In Tokyo, Ms. Masako Yonekawa, formerly the head of the UNHCR Goma Office in eastern DRC, confirmed on camera, during our discussion: “Well, Rwanda has been getting a lot of assistance from the US Government and the UK, so that’s why they were able to build up their military power…”

I asked her whether there was indifference on the part of the superpowers towards the suffering of the Congolese people, and she replied that it was intentional. It’s because they had a very strong economic interest… the natural resources in the Congo, they were all to the benefit of the world economy.

Military might causes unimaginable devastation and it is clear who is really behind it.

Arguably the most prominent US opposition thinker, Noam Chomsky, discussed Rwanda and DRC with me in Boston in 2012.

Photo by Andre VltchekPhoto by Andre Vltchek

“Eastern Congo is where probably the worst atrocities in the world are taking place… Who do you point the finger at? Oh, they may have been killed by militias? But behind the militias are multinational corporations and governments, but they are a stage removed. You don’t see the multinational corporations that are using the militias to slaughter people so that they can get access to the coltan that Westerners use in their cell phones. It’s indirect, and a lot of the atrocities and crimes that you are describing have that problem,” Chomsky said.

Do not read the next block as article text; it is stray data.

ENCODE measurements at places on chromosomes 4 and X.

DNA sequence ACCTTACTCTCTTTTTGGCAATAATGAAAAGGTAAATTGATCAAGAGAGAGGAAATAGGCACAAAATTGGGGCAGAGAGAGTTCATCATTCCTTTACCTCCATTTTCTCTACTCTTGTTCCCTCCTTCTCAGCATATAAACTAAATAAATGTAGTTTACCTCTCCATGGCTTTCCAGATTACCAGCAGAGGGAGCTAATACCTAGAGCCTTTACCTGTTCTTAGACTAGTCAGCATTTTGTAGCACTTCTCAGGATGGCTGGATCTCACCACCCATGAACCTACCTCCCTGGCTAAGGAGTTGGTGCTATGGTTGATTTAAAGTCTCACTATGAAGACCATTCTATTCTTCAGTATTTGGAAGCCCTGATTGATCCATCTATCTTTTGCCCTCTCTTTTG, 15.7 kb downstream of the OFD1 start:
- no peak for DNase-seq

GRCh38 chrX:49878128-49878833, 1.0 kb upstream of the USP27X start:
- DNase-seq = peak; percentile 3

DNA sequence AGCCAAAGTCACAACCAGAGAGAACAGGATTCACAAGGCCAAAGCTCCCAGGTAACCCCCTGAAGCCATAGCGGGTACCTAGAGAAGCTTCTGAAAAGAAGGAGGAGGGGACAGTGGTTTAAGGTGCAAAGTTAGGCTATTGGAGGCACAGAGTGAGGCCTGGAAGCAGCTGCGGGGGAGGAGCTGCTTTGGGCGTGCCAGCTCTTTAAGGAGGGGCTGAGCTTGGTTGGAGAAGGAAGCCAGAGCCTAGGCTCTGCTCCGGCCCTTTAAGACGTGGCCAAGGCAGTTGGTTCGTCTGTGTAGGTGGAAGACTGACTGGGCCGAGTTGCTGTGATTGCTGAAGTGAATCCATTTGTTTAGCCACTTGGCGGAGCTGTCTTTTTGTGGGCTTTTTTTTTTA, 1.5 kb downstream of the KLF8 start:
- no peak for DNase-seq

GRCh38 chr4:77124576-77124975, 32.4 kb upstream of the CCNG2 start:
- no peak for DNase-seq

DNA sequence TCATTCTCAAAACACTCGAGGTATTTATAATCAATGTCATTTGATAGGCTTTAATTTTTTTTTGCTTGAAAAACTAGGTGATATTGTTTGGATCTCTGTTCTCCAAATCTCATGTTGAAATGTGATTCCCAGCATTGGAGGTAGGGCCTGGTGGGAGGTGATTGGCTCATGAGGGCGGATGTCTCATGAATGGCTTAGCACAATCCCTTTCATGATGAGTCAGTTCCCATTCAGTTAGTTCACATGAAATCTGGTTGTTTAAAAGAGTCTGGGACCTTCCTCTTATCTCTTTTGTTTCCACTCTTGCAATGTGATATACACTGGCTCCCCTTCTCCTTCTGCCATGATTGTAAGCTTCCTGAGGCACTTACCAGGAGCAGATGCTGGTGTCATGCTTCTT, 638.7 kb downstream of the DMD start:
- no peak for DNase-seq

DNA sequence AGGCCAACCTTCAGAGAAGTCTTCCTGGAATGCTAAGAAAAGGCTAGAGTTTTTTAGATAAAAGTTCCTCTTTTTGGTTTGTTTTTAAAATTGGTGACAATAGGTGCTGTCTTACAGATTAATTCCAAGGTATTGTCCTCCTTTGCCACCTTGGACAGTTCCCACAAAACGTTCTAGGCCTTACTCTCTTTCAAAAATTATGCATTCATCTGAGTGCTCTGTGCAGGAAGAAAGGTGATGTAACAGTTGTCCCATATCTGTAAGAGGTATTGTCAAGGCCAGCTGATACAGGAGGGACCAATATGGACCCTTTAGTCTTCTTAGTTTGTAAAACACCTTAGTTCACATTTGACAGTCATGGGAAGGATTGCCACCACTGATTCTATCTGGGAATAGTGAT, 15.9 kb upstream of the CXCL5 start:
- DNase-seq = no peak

The connection between the West, Rwanda, Uganda and overpowered DRC is obvious, and not to notice it takes great restraint.

Gerald Gahima, one of Kagame’s ‘Gang of Four’ now lives in exile.

He held various positions such as the Chief of Staff to the Rwandan Minister of Justice for several years, beginning in 1995, and subsequently as the country’s Attorney General. He appeared in my documentary, Rwanda Gambit, confirming much that was said above:

“Rwanda does not have any natural resources. It is very absurd that people accept this fraud that Rwanda is a major exporter of minerals, of coltan, diamonds and gold in significant quantities. These are minerals that are brought from the Democratic Republic of Congo…”

Hard to believe

And now we are told that it is miraculously all over! That M23 has been defeated and that things will suddenly and magically improve. But hundreds of thousands, or more precisely millions, have already vanished. And there are no indications that the genocide, conducted by both Rwanda and Uganda in DRC, will actually stop.

Some insiders, including Keith Harmon Snow, are not even convinced that M23 has actually been defeated: